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Court name
Supreme Court
Case number
MC 19 of 2021
Counsel for plantiff
Nissa Thompson

R v Gangadoo & Anor (MC 19 of 2021) [2022] SCSC 929 (28 October 2022);

Media neutral citation
[2022] SCSC 929
Counsel for defendant
France Bonte
Coram
Burhan J

BURHAN J

  1. This is an application pursuant to Section 76(1) of the Anti-Money Laundering and Countering the Financing of Terrorism (AMLCFT) Act. The application dated 19th November 2021, seeks inter-alia, the forfeiture of seized cash described in the Table to the Notice of Motion as USD 32,900, Euros 700, USD 750, Dirhams 340 & Seychelles Rupees 350 totalling a sum of 518,377.00 (five hundred and eighteen thousand, three hundred and seventy seven hereinafter also referred to as the specified property).
  2. A copy of the application was served on both Respondents who appeared in Court and moved for legal aid which was granted. Meanwhile an Order was issued on the 23rd September 2021 pursuant to Section 74(3) of the AML/CFT Act that the said sum of cash, the specified property, be detained with the FCIU (Financial Crime Investigation Unit) and thereafter, a further Order was given on the 23rd November 2021, extending the detention of the specified property until final determination of the application for forfeiture.
  3. On the 21st February 2022, learned Counsel Mr Bonte appeared for the 1st Respondent Andria Gangadoo. The 2nd Respondent Linda Denise her mother was not present. The matter was fixed for hearing on the 25th of April 2022 and on that day the record indicates that Mr Bonte appeared for both Respondents.
  4. On the said date Mr Bonte informed Court he would not be contesting item 1 a sum of USD 32,900 which was found in the luggage.  Accordingly as there was no challenge the cash USD 32,900 was forfeited.
  5. Thereafter, inquiry commenced and Sergeant Dave Jeanne gave evidence stating that he was presently attached to the FCIU and produced his affidavit attached to the application as P1. According to his affidavit and evidence in Court, on the 11th of September 2021 Officers of the FCIU who were on duty, intercepted the 1st Respondent Andria Gangadoo at the airport when she was leaving Seychelles. She had told them on being questioned that it was her mother who was financing her trip. She had said her mother owns a business by the name of Em-Lin Imports and is also renting a shop at the Barrel Trading Building. She had with her the company’s import license and a red book with a list of several items including mobile phones, adult and kid’s clothing which she stated was her shopping list.   When asked how much cash she was carrying she had stated she had 700 Euro, USD 750, Dirham 340 and SCR 350. She had shown Bureau de Change receipts dated 11 September 2021 exhibit DJ 1 which tallied with most of her cash. She had a receipt for Euro 200 but did not have the Euros in her possession and stated she did not know what happened to it.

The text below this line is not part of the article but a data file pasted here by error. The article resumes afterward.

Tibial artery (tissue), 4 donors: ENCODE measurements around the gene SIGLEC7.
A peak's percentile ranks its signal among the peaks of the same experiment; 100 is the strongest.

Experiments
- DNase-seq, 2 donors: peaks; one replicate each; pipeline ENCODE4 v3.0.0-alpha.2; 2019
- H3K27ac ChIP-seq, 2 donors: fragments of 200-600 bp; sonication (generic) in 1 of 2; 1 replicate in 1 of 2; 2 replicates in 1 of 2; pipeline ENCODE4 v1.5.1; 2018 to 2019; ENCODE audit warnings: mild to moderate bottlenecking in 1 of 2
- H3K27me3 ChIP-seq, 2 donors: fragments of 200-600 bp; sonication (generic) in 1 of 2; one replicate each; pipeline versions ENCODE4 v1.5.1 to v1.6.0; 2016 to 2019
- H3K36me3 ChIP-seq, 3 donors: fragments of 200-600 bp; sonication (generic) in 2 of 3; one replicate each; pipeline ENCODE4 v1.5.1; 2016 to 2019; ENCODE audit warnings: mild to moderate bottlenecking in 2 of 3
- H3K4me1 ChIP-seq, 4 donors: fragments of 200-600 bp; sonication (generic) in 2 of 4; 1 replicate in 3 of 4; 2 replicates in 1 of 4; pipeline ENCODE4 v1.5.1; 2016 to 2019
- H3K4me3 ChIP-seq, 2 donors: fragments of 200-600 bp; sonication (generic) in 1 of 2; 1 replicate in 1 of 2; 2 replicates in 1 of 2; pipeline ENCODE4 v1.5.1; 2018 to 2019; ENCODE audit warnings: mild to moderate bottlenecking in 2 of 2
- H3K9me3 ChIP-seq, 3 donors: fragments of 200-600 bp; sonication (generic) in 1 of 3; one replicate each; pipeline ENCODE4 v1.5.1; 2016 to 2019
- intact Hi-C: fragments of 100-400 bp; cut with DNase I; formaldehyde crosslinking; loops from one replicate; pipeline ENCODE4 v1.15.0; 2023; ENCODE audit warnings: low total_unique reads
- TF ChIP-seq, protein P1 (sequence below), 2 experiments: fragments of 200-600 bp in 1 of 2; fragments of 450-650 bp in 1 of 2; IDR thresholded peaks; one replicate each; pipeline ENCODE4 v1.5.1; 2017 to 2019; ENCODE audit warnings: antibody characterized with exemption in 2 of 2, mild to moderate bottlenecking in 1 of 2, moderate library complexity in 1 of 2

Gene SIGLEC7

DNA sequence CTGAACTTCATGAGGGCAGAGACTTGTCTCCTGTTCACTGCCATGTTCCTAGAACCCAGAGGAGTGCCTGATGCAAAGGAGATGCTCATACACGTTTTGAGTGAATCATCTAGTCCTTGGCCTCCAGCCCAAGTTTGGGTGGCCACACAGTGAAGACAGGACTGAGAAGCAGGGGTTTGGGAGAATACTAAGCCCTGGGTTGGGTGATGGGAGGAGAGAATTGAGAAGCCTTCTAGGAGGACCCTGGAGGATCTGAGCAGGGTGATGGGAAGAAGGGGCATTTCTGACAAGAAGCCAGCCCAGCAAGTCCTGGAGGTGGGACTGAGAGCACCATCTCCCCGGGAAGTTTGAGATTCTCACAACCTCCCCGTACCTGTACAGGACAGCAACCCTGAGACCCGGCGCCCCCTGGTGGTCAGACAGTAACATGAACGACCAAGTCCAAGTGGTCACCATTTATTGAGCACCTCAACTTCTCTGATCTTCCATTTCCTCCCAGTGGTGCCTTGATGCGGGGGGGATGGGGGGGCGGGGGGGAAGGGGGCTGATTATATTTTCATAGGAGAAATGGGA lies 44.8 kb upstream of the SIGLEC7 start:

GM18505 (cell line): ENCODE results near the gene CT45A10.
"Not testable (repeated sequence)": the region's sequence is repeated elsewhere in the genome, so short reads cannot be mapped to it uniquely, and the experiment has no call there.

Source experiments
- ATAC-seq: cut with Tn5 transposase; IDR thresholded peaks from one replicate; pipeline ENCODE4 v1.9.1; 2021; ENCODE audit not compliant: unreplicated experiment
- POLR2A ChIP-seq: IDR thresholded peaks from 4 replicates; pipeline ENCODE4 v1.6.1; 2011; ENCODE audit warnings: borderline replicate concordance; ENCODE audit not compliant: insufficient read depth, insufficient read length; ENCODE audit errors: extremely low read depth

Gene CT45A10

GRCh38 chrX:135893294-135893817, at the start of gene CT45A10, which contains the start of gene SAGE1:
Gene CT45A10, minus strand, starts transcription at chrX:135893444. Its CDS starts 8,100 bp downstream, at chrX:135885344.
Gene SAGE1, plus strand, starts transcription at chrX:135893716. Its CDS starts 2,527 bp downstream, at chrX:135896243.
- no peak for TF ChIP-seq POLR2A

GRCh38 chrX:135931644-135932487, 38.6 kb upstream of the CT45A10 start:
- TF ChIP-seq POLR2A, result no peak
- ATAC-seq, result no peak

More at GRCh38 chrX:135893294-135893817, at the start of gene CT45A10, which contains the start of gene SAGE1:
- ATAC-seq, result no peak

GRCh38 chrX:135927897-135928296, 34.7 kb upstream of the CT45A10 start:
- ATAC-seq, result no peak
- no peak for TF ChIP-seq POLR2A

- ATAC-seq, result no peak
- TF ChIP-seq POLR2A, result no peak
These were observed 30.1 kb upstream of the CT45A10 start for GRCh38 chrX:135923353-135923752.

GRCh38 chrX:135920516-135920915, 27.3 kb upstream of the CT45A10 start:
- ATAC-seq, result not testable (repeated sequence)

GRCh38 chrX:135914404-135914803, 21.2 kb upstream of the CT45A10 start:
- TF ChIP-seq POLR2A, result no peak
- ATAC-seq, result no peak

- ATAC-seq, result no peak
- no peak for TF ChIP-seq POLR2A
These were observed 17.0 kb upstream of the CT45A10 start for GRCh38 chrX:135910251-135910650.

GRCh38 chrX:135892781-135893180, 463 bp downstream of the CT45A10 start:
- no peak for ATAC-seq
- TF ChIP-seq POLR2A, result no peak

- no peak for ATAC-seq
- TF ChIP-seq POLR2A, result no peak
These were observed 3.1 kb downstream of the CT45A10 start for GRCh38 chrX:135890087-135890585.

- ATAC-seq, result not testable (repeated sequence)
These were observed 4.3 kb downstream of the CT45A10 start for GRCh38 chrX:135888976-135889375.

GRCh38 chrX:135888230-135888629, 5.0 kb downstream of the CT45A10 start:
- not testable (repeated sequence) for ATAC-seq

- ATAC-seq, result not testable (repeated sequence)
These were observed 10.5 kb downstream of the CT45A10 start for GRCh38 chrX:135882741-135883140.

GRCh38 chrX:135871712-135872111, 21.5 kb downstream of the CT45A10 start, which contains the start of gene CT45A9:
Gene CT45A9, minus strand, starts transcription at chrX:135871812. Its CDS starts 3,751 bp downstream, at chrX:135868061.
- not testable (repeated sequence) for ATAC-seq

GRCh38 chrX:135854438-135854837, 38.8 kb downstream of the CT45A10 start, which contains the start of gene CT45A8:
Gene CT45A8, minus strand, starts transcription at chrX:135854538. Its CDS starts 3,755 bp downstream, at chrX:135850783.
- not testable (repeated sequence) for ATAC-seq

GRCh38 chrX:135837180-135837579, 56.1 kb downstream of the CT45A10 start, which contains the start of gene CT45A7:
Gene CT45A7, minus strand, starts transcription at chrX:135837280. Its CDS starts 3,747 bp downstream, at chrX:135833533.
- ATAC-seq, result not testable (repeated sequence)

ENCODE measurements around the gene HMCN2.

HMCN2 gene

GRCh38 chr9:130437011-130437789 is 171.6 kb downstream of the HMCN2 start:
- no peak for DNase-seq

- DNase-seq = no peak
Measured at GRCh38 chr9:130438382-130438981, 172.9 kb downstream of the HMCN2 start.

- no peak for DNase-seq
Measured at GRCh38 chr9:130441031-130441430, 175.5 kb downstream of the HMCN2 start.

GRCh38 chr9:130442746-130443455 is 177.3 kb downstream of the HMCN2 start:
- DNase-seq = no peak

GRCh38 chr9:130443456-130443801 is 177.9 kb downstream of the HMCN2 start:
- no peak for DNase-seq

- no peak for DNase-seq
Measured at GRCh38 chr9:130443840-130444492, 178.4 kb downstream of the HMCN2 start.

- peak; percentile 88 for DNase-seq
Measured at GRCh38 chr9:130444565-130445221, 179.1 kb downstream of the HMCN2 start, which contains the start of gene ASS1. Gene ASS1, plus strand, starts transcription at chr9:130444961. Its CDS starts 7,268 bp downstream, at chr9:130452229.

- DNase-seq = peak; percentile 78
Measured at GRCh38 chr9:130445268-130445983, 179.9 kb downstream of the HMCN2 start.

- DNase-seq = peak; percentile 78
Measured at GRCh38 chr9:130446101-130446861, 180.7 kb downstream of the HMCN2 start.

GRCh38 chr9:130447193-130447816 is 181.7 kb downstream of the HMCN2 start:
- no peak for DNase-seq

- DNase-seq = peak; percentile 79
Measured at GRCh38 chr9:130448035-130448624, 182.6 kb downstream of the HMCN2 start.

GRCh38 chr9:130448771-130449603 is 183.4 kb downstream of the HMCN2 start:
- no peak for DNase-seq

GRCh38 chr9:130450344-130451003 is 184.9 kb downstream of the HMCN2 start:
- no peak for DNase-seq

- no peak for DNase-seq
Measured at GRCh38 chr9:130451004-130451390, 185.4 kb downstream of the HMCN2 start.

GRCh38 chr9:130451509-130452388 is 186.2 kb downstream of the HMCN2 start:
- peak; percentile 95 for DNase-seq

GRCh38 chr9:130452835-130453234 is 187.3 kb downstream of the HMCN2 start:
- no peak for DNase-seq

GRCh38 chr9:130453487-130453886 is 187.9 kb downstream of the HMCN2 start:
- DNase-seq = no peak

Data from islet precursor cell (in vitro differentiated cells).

6. The 1st Respondent had initially stated that she had packed her luggage and everything inside was hers but when they searched the bag, inside the bag they found three pairs of socks stuffed with USD cash wrapped in a pair of jeans, photographs exhibited as DJ 2. She had kept insisting that she knew nothing about the concealed money in her bag and that it was her mother who had packed her bag and she feels that her step father Emmanuel Ogbunambala was also involved. They had taken her to the Office and questioned her.
  7. The Officers had thereafter conducted a search on her house. They had also found a locked cash box and on opening it found a scale. That too was photographed and produced in Court exhibit DJ3. Thereafter the 2nd Respondent and her husband had come to the Office of the FCIU with their lawyer Mr Daniel Cesar.  Linda Denise the mother of the 1st Respondent Andria had stated that she had found the money in the bag (USD 32,900) in an abandoned house frequented by drug addicts. They had decided to keep the cash to purchase items for the shop. A Samsung Galaxy tablet was also taken into custody. Certain information was extracted. Analysis of conversations between the Respondents indicated they were exchanging message as to how to receive payments for controlled drugs. Further investigations revealed that the money was being taken to Dubai to make payment for controlled drugs. Photographs of controlled drugs were also produced as exhibit DJ 5. He had also visited the abandoned house and observed one section was being used for the storage of construction material. When Court visited the scene it was apparent that one section was locked and in good repair. The travel history revealed that Andria had travelled 10 times in 2017 and 7 times in 2018. His investigation revealed she was not employed and started working “sometime in 2019” and her income therefore for travel was not from a legitimate source. Mr Dave Jean concluded his evidence by moving for the forfeiture for the specified property.